Hedging is one feature of the forward market. MNC’s. Hedging the amount that they are supposed to receive or pay in foreign currency will make the spot rate unimportant for them till their future payment. There is very little difference between the forward and future market. But the differences are very important. Unlike the forward market, which is characterized by personalized contracts with no initial payment necessary, future market have standardized contracts with at least marginal payment paid initially. This implies that the amount that is being transacted can be of any value. Future contracts specify the volume of a particular currency to be used for transaction at the specified date. Secondly, for forward contracts there is no organized exchange present in the future contracts as the contracting parties directly do the transactions. Thirdly, the contract size depends on the contracting parties in case of the forward contracts. But, for the future contracts, contract size is standardized. Fourthly, future contracts are government- regulated and bears low risk while forward contracts are unregulated and are high-risk bearing as there are chances of default. (Madura 2009, pp. 108-110)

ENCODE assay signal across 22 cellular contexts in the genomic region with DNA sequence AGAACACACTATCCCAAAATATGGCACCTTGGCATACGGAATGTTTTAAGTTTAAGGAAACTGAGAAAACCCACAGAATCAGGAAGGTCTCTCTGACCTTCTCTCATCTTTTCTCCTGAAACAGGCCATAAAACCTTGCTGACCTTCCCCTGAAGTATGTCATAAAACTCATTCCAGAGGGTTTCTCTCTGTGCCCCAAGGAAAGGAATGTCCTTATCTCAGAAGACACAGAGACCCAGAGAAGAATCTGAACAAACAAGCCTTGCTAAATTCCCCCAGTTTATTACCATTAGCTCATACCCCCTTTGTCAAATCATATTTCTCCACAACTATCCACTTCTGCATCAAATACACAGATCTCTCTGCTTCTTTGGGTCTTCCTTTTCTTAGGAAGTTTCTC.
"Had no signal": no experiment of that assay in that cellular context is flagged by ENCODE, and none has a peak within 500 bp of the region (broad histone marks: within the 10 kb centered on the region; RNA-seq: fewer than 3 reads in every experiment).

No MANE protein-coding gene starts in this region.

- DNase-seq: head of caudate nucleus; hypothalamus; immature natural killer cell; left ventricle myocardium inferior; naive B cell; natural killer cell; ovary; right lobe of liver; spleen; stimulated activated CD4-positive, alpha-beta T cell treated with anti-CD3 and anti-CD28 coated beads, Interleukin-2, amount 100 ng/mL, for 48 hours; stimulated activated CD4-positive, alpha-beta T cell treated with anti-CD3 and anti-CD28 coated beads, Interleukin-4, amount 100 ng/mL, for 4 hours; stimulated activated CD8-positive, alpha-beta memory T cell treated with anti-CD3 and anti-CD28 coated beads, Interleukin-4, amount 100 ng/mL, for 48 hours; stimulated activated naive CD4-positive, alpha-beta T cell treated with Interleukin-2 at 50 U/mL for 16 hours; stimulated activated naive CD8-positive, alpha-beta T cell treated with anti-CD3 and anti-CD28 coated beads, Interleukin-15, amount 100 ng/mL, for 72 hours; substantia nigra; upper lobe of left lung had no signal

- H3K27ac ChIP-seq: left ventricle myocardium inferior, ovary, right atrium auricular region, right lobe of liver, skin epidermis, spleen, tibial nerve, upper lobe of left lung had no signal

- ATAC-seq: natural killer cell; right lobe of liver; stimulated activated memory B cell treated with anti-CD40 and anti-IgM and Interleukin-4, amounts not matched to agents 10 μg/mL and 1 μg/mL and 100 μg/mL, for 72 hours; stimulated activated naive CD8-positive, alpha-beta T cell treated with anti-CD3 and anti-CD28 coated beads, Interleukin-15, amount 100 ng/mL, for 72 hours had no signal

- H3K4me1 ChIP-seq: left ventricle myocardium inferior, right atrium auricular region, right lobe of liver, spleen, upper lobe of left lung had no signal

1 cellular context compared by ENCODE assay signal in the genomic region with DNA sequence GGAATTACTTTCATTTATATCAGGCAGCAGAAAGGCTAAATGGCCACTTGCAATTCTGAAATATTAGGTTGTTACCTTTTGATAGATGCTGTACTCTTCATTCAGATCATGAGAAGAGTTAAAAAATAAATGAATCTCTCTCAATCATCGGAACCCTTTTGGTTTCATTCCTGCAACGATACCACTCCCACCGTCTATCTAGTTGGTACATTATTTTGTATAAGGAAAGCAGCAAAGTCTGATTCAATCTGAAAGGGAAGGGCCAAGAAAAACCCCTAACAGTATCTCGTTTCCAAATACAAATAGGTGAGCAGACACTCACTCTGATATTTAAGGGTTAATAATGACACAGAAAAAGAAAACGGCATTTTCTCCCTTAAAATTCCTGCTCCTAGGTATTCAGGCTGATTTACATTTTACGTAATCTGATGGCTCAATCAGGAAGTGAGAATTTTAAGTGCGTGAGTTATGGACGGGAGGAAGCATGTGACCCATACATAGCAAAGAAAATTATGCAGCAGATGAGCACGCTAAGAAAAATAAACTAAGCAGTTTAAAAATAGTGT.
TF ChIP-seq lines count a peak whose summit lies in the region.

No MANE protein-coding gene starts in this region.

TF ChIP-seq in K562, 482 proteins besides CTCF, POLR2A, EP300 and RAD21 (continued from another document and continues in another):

Speculators purchase currency futures to capitalize their expectation about the ups and downs associated with respect to currency movement. Suppose a speculator expects appreciation of a particular currency in the future. They can then buy future contracts and hence lock the price of that currency for a specific settlement date. On this date they can buy their currency at a rate specified in the futures contract and sell it at the spot rate, which is less than the rate specified in the futures contract. If the spot rate has appreciated, then they extract profit. Different expectations of the speculators guide their decisions to sell and purchase future contracts.
Corporations use currency futures to hedge and thus reduce their